I'm lucky enough to have one of my best friends living in Brooklyn. It's great to have someone who really knows a place to show you some of the less well known spots. Conor (who is a very talented video editor and documentary maker. Check out his portfolio here.) was kind enough to take my parents and I to a few of his favorite haunts in Manhattan, and advise us on what we could go see during our time in NYC, all done with his unbelievable enthusiasm for people and the infectious zeal he has for his adoptive city. He of course invited me for dinner at his place in Brooklyn, where I got to meet his super cool NY friends and watch a movie. It was a nice relaxing night with great company. The night came to an end and Conor gave me a lift to the subway in his old yellow taxi cab. Yes! His car is a former New York City yellow cab! Very cool. I felt honored. We chatted as we drove and I mentioned to Conor something that he had said to me before and it's something that I had noticed myself this time around in NYC; that the city felt so safe. "Why is the city is so safe, Conor?" I asked, ominously, as we drove down the street at 1:30am. I can't remember exactly what he said, but I nodded in appreciation of his wisdom and my safety.... ominously. He dropped me off not a thirty second walk to the entrance to the subway. With a belly full of delicious pasta, head full of warm memories and the saunter of a contented man, I went straight for the underground. But wait, should I go down this stairs or the one across the road? I stopped at the entrance to the subway and took out my phone to have a quick look on Google maps. I didn't take much notice, but I had stopped in front of a parked car that had it's engine running.....ominously. As I waited for Google, no doubt with a soft and artless smile on my face, I heard two voices on either side of me. In those few moments I went from; who are those guys talking to? , to; Oh, it's me. And why are they so close? Oh, I see. Shit.
One of them put their had on my chest and gently forced me to reverse to the wall behind me. Both were whispering to be quite and don't look up. I knew that all I could do was stay calm and just do as they said. They asked for my wallet and money, then my phone and then "What's in the bag?", shiiiiit. My camera, of course. They then asked me to get down on the ground. For a few seconds I honestly thought that they were going to beat the crap out of me, but thankfully they just told me to lay there face down until they said otherwise. As I lay there, heart a flutter, I thought of Conor and his yellow cab. I had to laugh. Literally two minutes ago I was having a conversation about how..., "Hey man, are you alright?". I didn't know what to do. I could hear the two muggers get into their car but they were still there, idling, but this lanky good Samaritan was trying to help me. I half motioned for him to keep walking and muttered something like "they're still here". I thought that if they saw him helping me then they would jump him, too! Luckily I could hear them drive off a few seconds later and the kind stranger called the cops for me. Two officers showed up five minutes later and I got to ride around in a cop car for while as we looked for the car that the two "perps" drove off in. No luck, but it was fun. I don't even remember what time I got back to the hotel.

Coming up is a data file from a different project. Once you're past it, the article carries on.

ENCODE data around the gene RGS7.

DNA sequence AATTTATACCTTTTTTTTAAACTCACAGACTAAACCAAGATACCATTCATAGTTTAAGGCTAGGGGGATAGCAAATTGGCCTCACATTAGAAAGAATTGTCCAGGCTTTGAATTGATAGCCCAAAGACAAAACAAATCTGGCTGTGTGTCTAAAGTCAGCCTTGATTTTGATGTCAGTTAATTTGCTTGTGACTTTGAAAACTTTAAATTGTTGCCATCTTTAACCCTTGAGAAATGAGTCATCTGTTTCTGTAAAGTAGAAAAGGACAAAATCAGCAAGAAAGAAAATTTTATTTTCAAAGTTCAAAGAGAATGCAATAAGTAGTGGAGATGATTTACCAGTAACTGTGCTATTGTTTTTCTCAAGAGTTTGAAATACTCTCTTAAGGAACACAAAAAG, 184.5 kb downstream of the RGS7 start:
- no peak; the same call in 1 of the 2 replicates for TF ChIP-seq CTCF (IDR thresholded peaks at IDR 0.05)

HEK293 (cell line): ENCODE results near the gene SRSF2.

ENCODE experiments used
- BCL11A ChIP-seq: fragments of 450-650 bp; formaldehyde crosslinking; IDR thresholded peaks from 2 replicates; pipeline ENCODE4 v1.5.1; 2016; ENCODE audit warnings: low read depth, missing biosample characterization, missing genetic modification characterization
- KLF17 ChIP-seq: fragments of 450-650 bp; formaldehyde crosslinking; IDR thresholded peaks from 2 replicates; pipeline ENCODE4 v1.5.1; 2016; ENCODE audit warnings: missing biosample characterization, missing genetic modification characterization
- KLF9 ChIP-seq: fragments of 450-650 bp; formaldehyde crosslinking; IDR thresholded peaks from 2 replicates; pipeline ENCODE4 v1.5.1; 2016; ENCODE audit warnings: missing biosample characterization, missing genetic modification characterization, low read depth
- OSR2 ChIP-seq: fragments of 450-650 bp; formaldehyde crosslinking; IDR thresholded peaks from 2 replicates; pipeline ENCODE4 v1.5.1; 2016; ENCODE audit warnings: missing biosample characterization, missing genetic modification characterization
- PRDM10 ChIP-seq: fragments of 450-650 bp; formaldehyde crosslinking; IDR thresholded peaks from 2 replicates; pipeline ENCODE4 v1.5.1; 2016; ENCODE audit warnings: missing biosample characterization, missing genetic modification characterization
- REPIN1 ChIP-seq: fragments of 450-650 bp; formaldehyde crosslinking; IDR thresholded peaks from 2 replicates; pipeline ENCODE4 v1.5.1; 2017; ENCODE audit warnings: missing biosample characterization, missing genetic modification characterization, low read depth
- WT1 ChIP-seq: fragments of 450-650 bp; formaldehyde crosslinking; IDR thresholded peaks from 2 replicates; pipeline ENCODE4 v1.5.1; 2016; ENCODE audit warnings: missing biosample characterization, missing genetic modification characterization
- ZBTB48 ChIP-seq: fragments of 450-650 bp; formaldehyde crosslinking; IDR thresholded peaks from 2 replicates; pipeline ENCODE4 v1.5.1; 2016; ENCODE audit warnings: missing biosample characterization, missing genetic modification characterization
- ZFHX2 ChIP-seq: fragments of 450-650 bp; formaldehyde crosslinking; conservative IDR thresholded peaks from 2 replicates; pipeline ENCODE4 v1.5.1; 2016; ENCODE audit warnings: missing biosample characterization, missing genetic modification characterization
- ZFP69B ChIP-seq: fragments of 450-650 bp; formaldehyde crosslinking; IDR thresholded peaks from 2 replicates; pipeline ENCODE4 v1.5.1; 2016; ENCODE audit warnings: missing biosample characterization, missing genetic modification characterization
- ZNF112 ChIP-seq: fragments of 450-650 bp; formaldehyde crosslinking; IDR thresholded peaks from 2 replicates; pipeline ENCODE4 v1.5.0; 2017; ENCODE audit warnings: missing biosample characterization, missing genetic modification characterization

The next day I was still a little shook, but really pissed off that my camera was taken. Thankfully, I had been transferring my images to an external hard drive every evening, so I saved the vast majority of my photos from the trip. We went to B&H and I purchased a new camera. I needed one ASAP as I had a lot of work to do when I returned home. If you're a photography or video enthusiast, and in the US, try and find a B&H. The place is like a candy store for camera nerds.
At the end of the day, no one was hurt and I came away with a cool story. So despite this one tiny incident I will still go back to New York. There's so much more that I want to see and experience. I'm not going to let the exploits of two little rapscallions prevent me from enjoying such a vibrant, culturally diverse and relatively safe city again.
And so the curtain closes on my trip the the US with my folks. Who knows what I'll write about in my next post. You'll just have to sign up to my mailing list or wait by your computer, staring at the wall until you hear a *bing*, to find out. It's up to you. Until then, let me leave you with my interpretation of The Empire State Building.